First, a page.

USC Times January 2014
Celebrating its 25th year of publication, USC Times is featuring in its January edition 25 faculty and staff members who joined the university in the past 25 years. The “25 Arrive” feature is one of several stories in the newly redesigned publication, which has been changed from a four-page biweekly to a 16-page monthly.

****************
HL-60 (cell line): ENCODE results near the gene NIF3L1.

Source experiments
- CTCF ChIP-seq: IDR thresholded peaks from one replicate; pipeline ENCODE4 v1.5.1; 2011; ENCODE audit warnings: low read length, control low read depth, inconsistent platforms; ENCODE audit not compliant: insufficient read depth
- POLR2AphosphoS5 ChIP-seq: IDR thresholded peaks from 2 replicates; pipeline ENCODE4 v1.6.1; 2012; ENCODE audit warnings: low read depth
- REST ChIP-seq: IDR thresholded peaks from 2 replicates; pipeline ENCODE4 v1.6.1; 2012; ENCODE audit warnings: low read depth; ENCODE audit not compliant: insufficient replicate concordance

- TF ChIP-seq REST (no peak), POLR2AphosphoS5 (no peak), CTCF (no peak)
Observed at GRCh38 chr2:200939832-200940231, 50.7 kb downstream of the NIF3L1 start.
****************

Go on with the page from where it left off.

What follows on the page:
USCTIMES January 2014 / Vol. 25, No.1 Arrive USC Times marks its 25th year by honoring 25 members of the Carolina community, one year at a time. Âť page 4 Whatâ€™s inside On Display McMaster Gallery hosts Margaret Curtis exhibition, page 2 Are We Dead Yet? An alumnus, a professor and a student journalist discuss the future of print media, page 10 Mapping the Ultimate Network John Richards and Jane Roberts use MRI to peer into the human brain, page 12 USC TIMES / STAFF from the editor USC Times is published 10 times a year for the faculty and staff of the University of South Carolina by the Division of Communications. Managing editor Craig Brandhorst Designers Philip Caoile Michelle Hindle Riley Contributors Peggy Binette Frenché Brewer Glenn Hare Thom Harman Chris Horn Page Ivey Steven Powell Megan Sexton Jeff Stensland Liz McCarthy Photographer Kim Truett Campus correspondents Patti McGrath, Aiken Candace Brasseur, Beaufort Cortney Easterling, Greenville Shana Dry, Lancaster Jane Brewer, Salkehatchie Misty Hatfield, Sumter Annie Smith, Union Tammy Whaley, Upstate Jay Darby, Palmetto College Submissions Did you know you can submit photos, stories or ideas for future issues of USC Times? Share your story by emailing or calling Craig Brandhorst at email@example.com, 803-777-3681. The Times we are a-changing This is not an anniversary issue. Let’s clear that up right away. We did the math, checked the dictionary and finally concluded that, no, we can’t technically claim our silver anniversary for another 12 months. So save the cards until this time next year. January 2014 does represent a significant milestone, though — at least we think so here at the Division of Communications. Twenty-five years ago this month USC Times debuted as the university’s official newspaper of record. And what a difference a quarter-century makes. We’re still kicking, but we’ve gone through plenty of changes since Times first rolled off the presses back in 1990, and we’ve got plenty more changes on the way, beginning with the issue in your hands. You’ll notice we’ve switched to a new format and overall design. Without going into too much shoptalk, the idea is to provide richer stories without sacrificing artwork or design. We’ve also gone from biweekly to monthly, though we’ve simultaneously pumped up the page count. The biggest difference, though, is in our editorial approach. Each month going forward USC Times will tackle a different theme. This month, for example, we offer the photo essay “25 Arrive” (page 10) to honor 25 members of the Carolina community who have joined our ranks since USC Times began. Our not-quite-anniversary celebration continues with the debut of a new department called Meet & Three — a semi-regular lunchtime roundtable, this time featuring a fascinating conversation about, ahem, the future of print. Turn to page 10 to find out — “Are We Dead Yet?” Flipping through this issue you’ll also find several other new features and departments, including an events preview (“Coming Attractions,” pages 2-3), a new science department (“Breakthrough Breakout,” page 12), news from around the USC system (page 13) and, finally, on the back cover, “Overheard @UofSC,” which provides a quotable digest of other Carolina stories published in USC publications over the past few weeks. Anyway, we hope you like the new USC Times — and that you’ll grab the next issue early next month, when we’ll serve up another batch of new departments and honor another round of the folks who make Carolina great. We’re not saying what the theme is just yet, but here’s a hint: come hungry. The University of South Carolina does not discriminate in educational or employment opportunities or decisions for qualified persons on the basis of race, color, religion, sex, national origin, age, disability, genetics, sexual orientation or veteran status. Craig Brandhorst Managing editor Vol. 25, No.1 1 looking forward Greene Street gets streetscaped Crush your butts The USC Columbia campus is now tobacco-free. The university has banned tobacco use within 25 feet of buildings and outdoor seating areas since 2006. But the new ban expands to all of campus, including campus-owned parking lots for sporting events. The university is offering a number of free and lowcost programs to help you kick the habit. Check out sa.sc.edu/shs/cw/ tobacco/ on the Student Health Services website for the program that is right for you. Breaking new legal ground USC’s new School of Law building is still a few years away, but the groundbreaking ceremony will be this year. The 187,000-square-foot building will sit across Gervais Street from USC’s Children’s Law Center and just a few blocks from the National Advocacy Center, the state Supreme Court and the South Carolina State House. Construction should begin in late summer and conclude before the School of Law’s 150th anniversary in 2017. Pedestrian-friendly fixes are being made to the 1500 block of Greene Street, near the Women’s Quad, which is currently undergoing its own renovation. Work on Greene Street began over the holidays and will continue through August. To reduce vehicle traffic and improve pedestrian routes around Russell House, the library and area residence halls, more of Greene Street will be closed to through traffic, while bike lanes and wider sidewalks will be added. A roundabout on Bull Street near Russell House will allow traffic to come up the hill from Blossom without needing to exit on Greene. That also should make it easier for walkers to get to the Gibbes Green area between the Horseshoe and the Pickens Street Bridge. Assembly Street turns the corner Moore closer to completion The new Darla Moore School of Business building will open later this year with an eye toward becoming LEED Platinum-certified and Net-Zero rated, meaning it would generate as much energy as it uses. The goal is for the Moore School to be among the greenest facilities in the Southeast. Work is nearly done on the Assembly Street improvements that will make the road safer for pedestrians. Workers are putting the finishing touches on landscaping, lighting, pavement markings and fencing, and hanging USC banners along the road. Left turns are now prohibited at Greene and Assembly streets and drivers cannot turn right on red at the intersections of Assembly with Greene and College streets. For your safety, avoid crossing midblock and use crosswalks. A median fence will prohibit pedestrians from crossing Assembly at Devine Street. » in the meantime... 2 usctimes / January 2014 Coming Attractions On display: Margaret Curtis by Chris Horn If you go… What: Margaret Curtis exhibit Where: McMaster Gallery, 1615 Senate St. When: Jan. 15-Feb. 15; M-F 9-4:30 Free (for more info call 803-777-7480) An exhibition of Tryon, N.C.-based artist Margaret Curtis’ paintings opens at the Department of Art’s McMaster Gallery Jan. 15. Curtis has exhibited her work for more than 20 years at venues including P.P.O.W. in New York City, the Nexus Contemporary Art Gallery in Atlanta, the Newhouse Center for Contemporary Art on Staten Island, the Zolla/Lieberman Gallery in Chicago and the Brooklyn Museum of Art. Writers are often asked the origin of their fictional characters or plots — what has been the inspiration or genesis of your art? Your work has been described as “ribald,” “whimsical,” and “smart and sophisticated, yet wacky and offbeat.” What sort of reaction do you want your art to elicit? These pieces have started from specific memories and feelings. But there is a very active process of evolution from the initial seed of narrative to the final image. “Salon” (above) started from thinking about several different events over the course of my life, from the birth of my first child to events in high school. To be honest, if I were to detail those events, I think it would rob the painting of some of its force. My obligation in the end is to the painting, not to my memories or feelings, or any notion of allegiance to external “reality.” I try to keep a distance from “realism,” which is of very little interest to me. Are you content to let the viewer’s imagination fill in the gaps? Or is there a more overt message you want to convey? In these newer paintings, there are specific emotions that underlie the narratives. In “Proof,” for example, I was trying to capture a feel for the world I was born into — the power dynamics of principal players and some of the social tensions of that time. But I also wanted to capture a distinct feeling of bewilderment I often felt as a child. The grown-up world I witnessed as a girl made very little sense to me. Other pieces, like “Loaded,” are more overtly political in tone but also funny, I hope. I also try to keep the work open and ambiguous enough for the viewer’s own experience to play a role in the reading. I really believe an artwork should be able to stand on its own. A viewer should be able to come to it cold and have a valid, meaningful reaction. Of course, we see things differently when we have greater knowledge of the artist’s concerns and process and that knowledge should add to and deepen a viewer’s reactions to the work, but not necessarily invalidate them. Vol. 25, No.1 3 LET’S Get Hitch’d By Glenn Hare If you go… What: “The 39 Steps” Where: Longstreet Theatre, 1300 Greene St. When: Feb. 21-March 1; W-F 8 p.m.; Sat. 7 p.m.; Sun. 3 p.m. Tickets: $18 general public; $16 USC faculty/ staff, military and seniors (60 and older); $12 students; 803-777-2551 (box office); cas.sc.edu/THEA. Hit the high notes! The School of Music presents performances by winners of the USC ConcertoAria Competition, accompanied by the USC Symphony Orchestra The program will include performances of Johannes Brahms’ “Academic Festival Overture,” Felix Mendelssohn’s “The Hebrides,” Giuseppe Verdi’s overture from “Nabucco” and Pyotr Ilyich Tchaikovsky’s “Marche Slave.” If you Go... Where Koger Center for the Arts When Jan. 23, 7:30 p.m. Tickets $30 general public; $25 USC faculty and staff; $8 students; 803-251-2222 (box office); online at capitoltickets.com. Asked if he was a class clown, Jim Helsinger admits that he was. “But only for good causes, mainly my own,” he says. “When I was a kid, I learned making people laugh would keep bullies from beating me up, and it was a way to try to impress girls.” Now the Florida-based theater director is bringing his love of laughter, slapstick and wordplay to USC as guest director of Theatre South Carolina’s production of “The 39 Steps.” A master of comic timing, Helsinger is the artistic director of the Orlando Shakespeare Theater, where he directs many of the Bard’s best-known comedies as well as other farcical productions, such as “The Taming of the Shrew” and “A Tuna Christmas.” “Making an audience laugh is more technical than most people realize,” he says. “It requires two important elements. The first is a good story with fully developed characters that people find interesting. The second is precision timing. If you don’t have both, then people don’t laugh. And you know what that’s like? It’s tragic.” Adapted from the Alfred Hitchcock movie of the same name, “The 39 Steps” is a juicy combination of World War II espionage and Hitchcock suspense peppered with Monty Python absurdity. It follows Richard Hanney, a dapper English gentleman who leads a very boring life until he meets the very beautiful and very blond Annabella Schmidt, an international spy. As Helsinger explains, the film was Hitchcock’s first leading man movie where the main character finds himself out of his element, trying to survive, and was the prototype for the Hitchcock classics “North by Northwest” and “Vertigo.” The play, which was a hit in New York and London and which Helsinger has previously directed in Orlando, makes reference to every Hitchcock movie and even includes a silhouetted cameo by the famous film director. “As much as people like popular icons — like Hitchcock and Shakespeare — they like poking fun at them,” says Helsinger. “I think it’s going to be a blast.” For more campus events, visit calendar.sc.edu. 4 usctimes / January 2014 Across the fold twenty five arrive This month, USC Times begins its twenty-fifth year. To celebrate, we found 25 people who joined the USC community since the presses started rolling, one for each year. Then we asked them to share their first impressions of Carolina, their accomplishments since they arrived and any advice they would give those who come next. Vol. 25, No.1 5 1990 Abbas Tavakoli: director, statistics labor atory, College of Nursing Advice for new faculty: It’s important to make an effort to know the people you are working with. If you need help, do not hesitate to ask someone. You will be surprised at how eager people are to assist you. Ed Madden: associate professor, English; interim director, Women’s & Gender Studies 1994 1991 John Weidner: professor, chemical engineering When I first arrived, I was urged by a colleague not to propose a course on gay and lesbian literature until after getting tenure. There had been some controversy about a course on sexuality in the College of Education just before I arrived, a controversy that reached to the state legislature. So the colleague was probably trying to protect me from what was then a very reactionary culture — off and on campus, I suspect — when it came to addressing gay and lesbian issues. I can’t imagine anyone saying something like that now. The gay and lesbian student group was mostly juniors and seniors, or grad students, and existed mostly for support — for students who were coming out during their college years. Now there are lots of first-year students in the organization, suggesting they were out before they arrived on campus, and the organization seems much more culturally and politically engaged in the life of the university, and in helping to shape what our university community can and should be. The culture has really changed. We have the Safe Zone program, we have explicit outreach through the Office of Multicultural Affairs, and sexual orientation is now in the university’s non-discrimination policy. But there’s still a long way to go. Best Moment: When I received tenure, although I don’t think I fully appreciated it at the time. I tell new faculty to enjoy the process. Don’t stress out about all the demands put on your time. Work hard, don’t forget that students are the reason we are here, but go home at the end of the day and be with your family. Being a professor is the best job in the world if you don’t let external forces get you down. 1992 Virginia Scotchie: professor, studio art 1993 Marilee Birchfield: reference libr arian, Thomas Cooper Libr ary The conversation when you arrived: People were talking about the need for more female faculty — I am the first woman in studio art to become a full professor — and the new efforts the university would be making to include more minorities and quality students. Best moment: I helped an older student who was a novice library user find sources for an English paper. I explained how call numbers worked and she went down to the stacks. She came back and said she couldn’t find the article. When I showed her how it all worked, I could see the light bulb go off in her head. She burst out in a huge smile and gave me a big hug. It’s the only time I’ve ever been hugged by a patron. 6 usctimes / January 2014 1995 Chappell Wilson: director of development, South Carolina Honors College Why USC? I feel like I am giving back in a way. I loved being a student here at USC and in the Honors College, and now I have the opportunity to help others have that same experience. Also, it’s exciting working on a college campus. Not every business has a mascot, a band and sporting events! Valinda Littlefield: associate professor, history; director, African-American Studies Progr am 1997 1996 Victor Giurgiutiu: professor, mechanical engineering When I left Columbia in February after my interview, Urbana had 16 inches of snow. I had a box that Walter Edgar and his wife had given me and told me not to open until I got home. I was dying to open this box. So I get in the house, put my luggage down and immediately rip the paper off. It was two beautiful flowers that they had plucked out of their backyard — camellias, absolutely gorgeous. With 16 inches of snow outside and two fresh camellias in my hand, I figured, “Oh, this is a no-brainer.” The history department was growing then and it certainly grew that year because they hired three people — me, my husband, Dan, and Bobby Donaldson — researching African-American experiences. Dan Carter came shortly thereafter. There was a flurry of reenergizing. How Carolina has changed you: The wife of a professor here helped me find my first house in South Carolina. She told me, “Once you move here, your blood is going to get thinner, and you are not going to be able to move up north again.” And that’s true. I enjoy the weather so much. 1998 Harris Pastides: president The conversation when you arrived: Some things don’t change, just like today; people were talking about the upcoming Gamecock football season. Unfortunately, they went 1-10 and 0-11 during my first two years! Proudest accomplishment: I’m too busy to think about my legacy. I will leave that answer to others. Currently, I am director of the African American Studies Program, and moving that program in a direction people see as positive — that’s probably my proudest accomplishment. We’ve had very strong support from the College of Arts and Sciences and the provost’s and president’s offices. We have an impressive group of the brightest and most congenial faculty members of any university, and USC is stronger because of them. 1999 Sar a Wilcox: professor, exercise science , Arnold School of Public Health; director, Prevention Research Center Why USC? I like the atmosphere here. My colleagues are collaborative, and I really enjoy collaborative and community-based research. I’ve had the opportunity to work with many talented students. Both accomplishments and effort are rewarded and appreciated at USC. These factors are not a given in academia. Vol. 25, No.1 7 2000 Archie “Tripp” Sightler: electrician, facilities Best part of your job: Being able to take part in managing the power supply for the entire campus and working with a group of people who always comes together as a team. The most surprising thing about USC is that it is almost its own little city. USC provides and maintains its own power system, cable TV system, phone service and Internet. Scott Verzyl: associate vice president for enrollment management 2004 2001 Erik a Blanck: assistant professor, cell biology and anatomy, School of Medicine When I came over for my interview, I had the same kind of reaction to USC that so many high school seniors have when they first step on the Horseshoe — this place is fantastic! I want to be here! It has been easy for me to spread the Gamecock gospel. The thing about Carolina that I found to be surprising and attractive is still true today: USC is a big school with a small school feel. We are a big-time school with a national draw, but not so big that strangers won’t smile at you or hold the door. I would encourage new faculty and staff — and students — to have an entrepreneurial attitude. Constantly seek out ways to make USC better, work collaboratively with your colleagues to make it happen. We will all be better for it. Why USC: I am so fortunate that the School of Medicine gave me a chance to teach first-year students. I thought I was coming here to do physical therapy, but I fell in love with teaching in graduate school. I loved working with the students. I loved seeing the light bulb come on. Being in the classroom every day — that’s what’s kept me here. And I love Columbia. I can’t imagine being anywhere else. 2002 Rosemarie Booze: professor, Psychology 2003 Qian Wang: professor, chemistry Biggest surprise: How essential the university is to the state and the role USC plays in intellectual property and economic development. Best moment: The champagne time we have after every Ph.D. student of mine successfully completes their dissertation defense — I have collected 12 bottles so far. 8 usctimes / January 2014 2005 Mary Anne Fitzpatrick: dean, College of Arts and Sciences Most pleasant surprise: How open to change our faculty and staff are and how resilient they are. People in this college had to rethink everything as we created the new College of Arts and Sciences in 2005, and then had to deal with the terrible budget crisis of 2008. We’ve persevered together, and I think we’re creating the future of the university. Marcia A . Yablon-Zug: associate professor, School of Law 2007 2006 Dale Morris: administr ative assistant, Social Work One of my best moments was getting invited by the National Indian Child Welfare Association to be one of the plenary speakers at its annual meeting, recognizing the work I did on a highprofile American Indian child case. Speaking in an auditorium for 700 people on this I realized that my work doesn’t have just academic importance, but that it can also have real-world importance without having to sacrifice either one. I don’t like that dichotomy where either you’re an ivory tower academic or you’re a practical academic. If you don’t worry about those labels, you can be both. Your work can be theoretical and practical, and I have found that certainly with my Indian law scholarship. Best moment: I recently had lunch on the Horseshoe and heard someone calling my name. I turned around and it was my youngest son who is currently a student here at the university. This really made my day. 2008 Dawn Staley: Head coach, women’s basketball 2009 Tanya Wideman-Davis: assistant professor, contempor ary dance and ballet Biggest surprise: That I so quickly embraced the culture, because it’s a lot different than what I’m used to. I find myself enjoying it a lot more: the lifestyle, the pace of it. When I was in Philadelphia, I thought that was the only way to live. Then you come down here and you just have a different appreciation for family, time that you get to spend with family. It helps me give more as a coach because I do take time to enjoy life outside of my passion. Proudest accomplishment: Getting my master’s. I came here as an adjunct and then became an instructor. Having an advanced degree, I was able to move into an assistant professor position. Getting my master’s also changed the way that I teach. I’m better able to express myself and my art to my students so that they can figure out their own artistic purpose. Vol. 25, No.1 9 2010 Far aign Smith: Patrolman, USC Police Biggest professional challenge: The people I come into day-to-day contact with are still in the learning process and are still creating their opinion about the world and the people in it. It’s important to me to build and create a positive image, not only for USC but for all law enforcement officers — to represent humanity, integrity, excellence and accountability. Pavel Ortinski: assistant professor, Department of Pharmacology, Physiology and Neuroscience 2014 2011 Lemuel Watson: dean, College of Education Two of the most important factors in my job search were a collaborative research environment and a supportive department. The Department of Pharmacology, Physiology and Neuroscience at USC’s School of Medicine ranked very high on the list with respect to both of those issues. One of the things that struck me during my interviews for the position was how the faculty in the department would show me their labs and then walk me through the labs of other faculty without much of a second thought. This would have been construed as an intrusion and an offense in some of the other places I’ve been. Also, Columbia is a great town, the department is very welcoming, the people in general are very friendly, and coming from Philadelphia, where it’s in the 20s right now, I can’t complain about the South Carolina weather, either. Best moment: When you’re working with faculty and everything just clicks and you realize together that you’re all moving in the same direction — that’s what it’s all about. At a recent retreat with language and literacy faculty, after asking ourselves some hard questions we all felt inspired and were glad that we had a common vision for the future. 2012 David Leggett: sophomore , Carolina Scholar 2013 Jancy Houck: vice president for development and alumni relations Advice for new students: First, try sweet tea — it’s a beautiful thing. Secondly, know that Carolina has a spot for everyone. While our size may be intimidating at first, it truly allows for members of our community to find others just like them and to thrive. The only way you’ll find those niches is to put yourself out there and dive into the community available at the university. Why USC? It was that personal warmth that I felt from everybody here and the enthusiasm that everyone displayed for the university. It’s more than just that school spirit. It’s that positive vibe that I felt from everybody that the university was in a great place and getting better all the time. This is a great time to be at the university. That made it irresistible. 10 usctimes / January 2014 Meet&Three Soup & Salad Describe your own media consumption — do you prefer print or online? KRF: If we’re talking about news media, I read mostly online. I think magazines are mainly where it’s at in print. Newsweek may have folded, and Time is suffering, but we still have many high-end news magazines that provide informative long-form analytical narratives or investigative work. AP: Definitely more online than print, especially with Twitter — you get a lot of news that way. With magazines, I read the Atlantic and Wired in print. But my demographic, students — we tend to read online. Are We Dead Yet? Newsprint has been in trouble since the dawn of the Digital Age. Now, with the advent of social media, tablets and the ubiquitous smartphone — any of which can plug us into a universe of multimedia content instantaneously and typically for free — the future of print appears blurrier than ever. But could newsprint disappear altogether? And should we let it? And if it ever did disappear, what might disappear with it? USC Times invited three of Carolina’s best and brightest — a media historian, a news editor alumnus and a student journalist — to explore exactly those questions over lunch at McCutchen House. What follows is a small taste of that conversation. By Craig Brandhorst My own habits for news media are pretty aggressively online and Twitter-driven. However, for local issues that’s not always the case. This month’s three Kathy Roberts Forde Associate professor and media historian, School of Journalism and Mass Communications Dan Cook, ’90 political science Editor, Free Times Austin Price, ’14 visual Communications Online editor, The Daily Gamecock Vol. 25, No.1 11 Coffee & Dessert If online can do everything print does and then some, is print even worth saving? DC: Online, I like the freshness, the immediacy, the amount of information I get in exchange for not much time. With print, you can delve in. You’re entering this selfcontained world of a particular publication without the thousand distractions in your feed. You pick up the Economist and you’re like, “Okay, this is the Economist’s take on the world this week. I’m just going to absorb it for the next thirty minutes.” That’s what I like about print — absorbing one product, one perspective, something that holds your attention and has a unique value. Online writing is about keeping people’s attention. Attention spans are so short, and online it’s so easy to click on something else and move on. With print, you’re already dedicated to what’s inside. Main Course Is there something wrong with print? AP: It’s just so much cheaper to publish online. And as a consumer, it’s so much easier to follow Twitter and go to the stories you want to read. But I don’t think there will cease to be print publications for a long time, especially magazines. DC: The 800-pound gorilla is daily publishing. At Free Times our circulation has not been hurt by the Internet — I think a lot of people still prefer to read us in print — but daily newspapers are in trouble. You’re going to see more and more cut back to something less than daily. I don’t see them going away entirely, but they have to evolve. A smaller and smaller segment of people will pick up a print publication every day when they can find a lot of what’s in it elsewhere, online. KRF: And some newspapers will die in the So has online media changed how journalists write or how readers read? DC: The way headlines are written and the way Tweets are composed can drive a lot of traffic, but I’m kind of resistant to overhauling what we do based on those metrics. I’ve found that ultimately, if you put out quality content, whether it’s 100 words or 3,000 words, people will read it, even online. Our ‘strong mayor’ piece was comprehensive reporting on a local issue that you would not find anywhere other than a local publication. The time-on-page was something like six or seven minutes, which is off the charts in terms of analytics. A normal visitor to our site is there for about two minutes, about double the industry average. So the quality and uniqueness of the content can be a countervailing trend against a dominant trend. Print’s not dead, and it’s not going to die. Publications may become niche, sometimes very niche, maybe so much so that you feel like print’s dead, but it won’t be dead. History tells us that’s very unlikely. KRF: Online, I can read a conversation years ahead. But actually, newspapers have been dying and expanding and contracting since the founding of the republic. I think what’s often lost in these conversations is a sense of historical perspective. What concerns me is that newspapers, historically, have been our best platforms for watchdog journalism, investigative reporting and reporting on global affairs. Now that the business model has been re-formed dramatically, there’s been a profound retrenchment. I’m worried less about print going away than this kind of reporting going away. That’s something important that we’ve got to work out. across different outlets. If there’s a topic that I’m deeply interested in, I’ll start one place and with hyperlinks read across a whole curriculum. With print — and Dan said it so well — I love that it’s this self-contained, curated material. I also like the comfort of holding a magazine, holding a newspaper. It’s a different aesthetic experience. I think there’s something there that we don’t quite understand. Got a taste for intelligent conversation? Want a free lunch for yourself and two colleagues? RSVP with your Meet & Three idea to firstname.lastname@example.org. 12 usctimes / January 2014 Breakthrough breakout Mapping the ultimate network By Steven Powell two images, one brain MRI images of an infant’s brain at different stages of development. White matter, which transmits information much more efficiently than gray matter, grows rapidly in babies. Orientation lines and data are in blue. W 6 Months 12 Months e’re on the threshold of a new era in understanding the human mind. Magnetic resonance imaging (MRI), which doctors use to examine twisted knees, is revolutionizing the study of the brain. MRI maps the inner structures of brains in living people. That’s a distinct departure from even the recent past, when autopsies and guesswork were the order of the day. Compared to millimeter-level-resolution maps now possible with MRI, earlier approximations of a living person’s brain structure are crude indeed. A recent undertaking by John Richards and Jane Roberts, psychology professors who are among two of 20 faculty members in USC’s multidisciplinary Institute for Mind and Brain, illustrates the technology’s promise, particularly with autism. Richards, who for more than more than 35 years has studied attention in young children, has harnessed MRI technology to precisely track brain development in infants. Using structural MRI, he’s now able to pinpoint areas of the brain that are changing and infer how they contribute to an infant’s attention devoted to a face, object or sound. Richards and Roberts are working together to follow brain growth and behavioral development in infants with older siblings who have been diagnosed with autism. The younger siblings have an increased risk of a similar diagnosis later. They are thus preparing a database of detailed, individualized maps of developing infant brains — some of which may eventually contribute to an autism diagnosis. This basic research will help address the question of how brain structure might be associated with autism and related disorders. Depending on the results, it might lay the groundwork for a physical diagnosis of autism, rather than highly subjective behavioral tests. It might also provide the means of predicting the disorder, which is an important step in trying to prevent it. And this project is just a part of a wider spectrum of similar research. Highly detailed maps of brain structure in living individuals, recorded before and after injury, disease or even simply aging, should tell us a lot about how the brain operates — and where to start when we need to fix it. The Institute for Mind and Brain comprises 20 faculty members from across campus, all focused on the study of the human brain. A new facility at 1600 Gervais St. houses several faculty offices, laboratory space and gathering areas for both organized and spontaneous discussions. The institute, directed by John Henderson, unifies the efforts of USC researchers addressing one of the most fundamental questions of human existence: How does the brain give rise to the mind? For more information, visit mindandbrain.sc.edu. Vol. 25, No.1 13 systemwide Q&A with Renee J. LeClair, clinical associate professor of biomedical sciences at USC School of Medicine Greenville Why did you decide to become a professor? Teaching has not always been at the forefront of my career, but it is at the forefront of my personal passions. Around the System USC Aiken welcomes Brian Enter as senior university facilities director. Enter most recently served as supervisor for mechanical and civil design at Georgia Power. USC Beaufort has been awarded $40,000 to study toxic effects of rainfall in South Carolina’s coastal waters. School of Medicine Greenville teamed with Greenville Health System to open the nation’s first Human Performance Lab to be fully embedded into a cancer research and treatment program. USC Lancaster’s Native American Studies Center averaged 650 visitors per month in 2013. The center houses 1,300 pieces of Catawba, Cherokee and Paumunkey pottery. USC Salkehatchie basketball heats up in January as they begin region play. Visit USCSalkathletics.com for the schedule. USC Sumter will follow Columbia’s lead by promoting a Tobacco-Free Campus beginning in January. USC Union will open the doors to a new bookstore on Main Street in January and USC Union at Laurens will begin holding classes at its new campus location. USC Upstate artistic director and coordinator of music Tish Oney performed a holiday pops concert produced in conjunction with the Syracuse Symphoria in December 2013. You’ve been involved with the school’s Lifestyle Medicine Initiative. What led you to get involved? I am many things: educated, creative, athletic, mildly sarcastic and marginally stubborn; I am not passive. So when presented with the opportunity to teach in a method that is anything but passive, I reveled in it. Why is this kind of teaching important? Sitting in my classroom are people with former educations or careers as nurses, political science majors, mothers/fathers, artists, engineers and pharmacists. Student-centered integrated teaching allows for the class and myself to benefit from each other’s expertise. For them to be good positive role models they have to reflect this in their lives. How do you incorporate this into your curriculum? I initially helped students plant a garden here on campus. We have our first set of plants in the ground. In the classroom setting, I have integrated a long-term project for the M1 students that asked them to do a threeday dietary and exercise journal and evaluate this for deficiencies. This exercise is important to help them understand what they are asking patients to do when they ask them to make a lifestyle shift. What do you like most about working at the Greenville medical school? I like that it is new — this brings both challenges and frustrations, but above all it gives an opportunity for you to make a difference on something small that has the potential to be something larger. To learn more about the USC system, visit sc.edu/about/system_and_campuses. “Some thought that our increased enrollment and climbing SAT scores were just good luck. But I know my team of administrators, faculty, staff, students, parents and alumni would agree with the old adage, ‘I’m a great believer in luck, and I find the harder we work, the more we have of it.’” — President Harris Pastides (Leading in an Era of Change: A Report to the Carolina Community, fall 2013) “In a perfect world, children would never have to see the inside of the courtroom. But it happens all too frequently…We believe that, through this program, our graduates will be well prepared to handle these important cases and fight for the best possible outcome for each child.” — Danielle Holley-Walker, associate dean of academic affairs at USC’s School of Law, on the new Children’s Law Certificate program. (The Fine Print magazine, fall 2013) “While it’s still in development, we’ve been given the opportunity by USC senior leadership to renovate the USC Law Center when it’s vacated. We’re currently moving forward with space planning sessions within the college for this exciting project.” — Brian J. Mihalik, dean of the College of Hospitality, Retail and Sport Management. (HRSM magazine, fall 2013) “There are parts of our lives that are directly influenced by the native people that we might not even be aware of. For example, the universally loved Southern tradition of barbecue can trace its roots back to Native Americans.” — Stephen Criswell, director of Native American Studies at USC Lancaster.” (@UofSC) “It was somewhat surprising to me, but my business, statistics, is absolutely center stage in the battle against health care fraud.” — Don Edwards, professor of statistics (Breakthrough magazine, winter 2014) “My experience at USC shaped me, it made me the man I am right now. The way I perceive the world, the way I treat others and the way I want to be treated came from my experience at USC as a student.” — Xi “Joe” Chen, ’13, Ph.D. political science, political affairs officer for the United Nations mission in Kosovo.” (@UofSC) “Our goal is to have a diverse tree population so that everything won’t be wiped out if something strikes. We wouldn’t want to repeat what happened in the early 1900s when Dutch elm disease wiped out a large portion of the trees on the Horseshoe.” — USC arborist Kevin Curtis. (@UofSC) “The hardest part of building Cocky is getting the scale right. Cocky’s a little out of proportion from a sculpting standpoint. I know how big a person’s head and hands and feet should be. Cocky’s head is 36 inches in circumference. It’s ridiculous.” — Robert Allison, ’78, ’82, the sculptor commissioned to design USC’s new Cocky sculpture. (@UofSC) “I am a first-generation college student, from a blue-collar background, but knowledge and art were always something that were taken very seriously. My parents and both sets of my grandparents drove me to (music) lessons and attended every performance, from middle school band on up.” — recent doctoral graduate Andrew Allen, the first participant in Carolina’s Presidential Fellows program to complete his degree. (@UofSC) Overheard @Uofsc “You’re given an item and you’ve got to put all that information in a catalogue so other people can understand it. It’s a great job for people who like putting things in order.” — Kathleen McCallister, librarian, on cataloging the newly acquired W. Graham Arader III Collection of natural history watercolors, woodcuts, engravings, lithographs and maps. (@UofSC) “When kids repeat ninth grade, that’s a huge risk indicator for dropout. And when kids drop out, we know there can be serious long-term consequences such as unemployment and entry into the criminal justice system. So what can we do to intervene?” — Aidyn Iachini, assistant professor of social work (Breakthrough magazine, winter 2014) “Whenever we’re doing fundraising or anything, I always ask myself, ‘Are you doing this for some kind of reward? Are you doing this to advance your own career? Or are you doing this for the students?’” — Scott Price, professor of piano pedagogy, on his work with autistic children (Carolinian magazine, winter 2014) “I guess if the site were not so chopped up it would be a daunting task to dig it all, but because it’s so chopped up, it’s going to be a daunting task to figure out where to dig. There may only be 30 percent of the site that’s remained untouched, but we have to find that 30 percent.” — Archaeologist Chester DePratter discussing the excavation of a Civil War-era prisoner of war camp on the grounds of the South Carolina State Hospital. (@UofSC) “One of our earlier projects had almost a 17to-1 return on investment — and that’s just over the duration of the research. Going forward, the cost avoidance will really add up.” — Travis Edwards, mechanical engineering graduate student working as a research assistant in USC’s Condition-Based Maintenance (CBM) Laboratory. (@UofSC) “I don’t think you have to produce to be an artist. For me, it has more to do with the way one looks at the world, relates to it and feels the desire for expression.” — Kirkland Smith, ’90, artist (Carolinian magazine, winter 2014)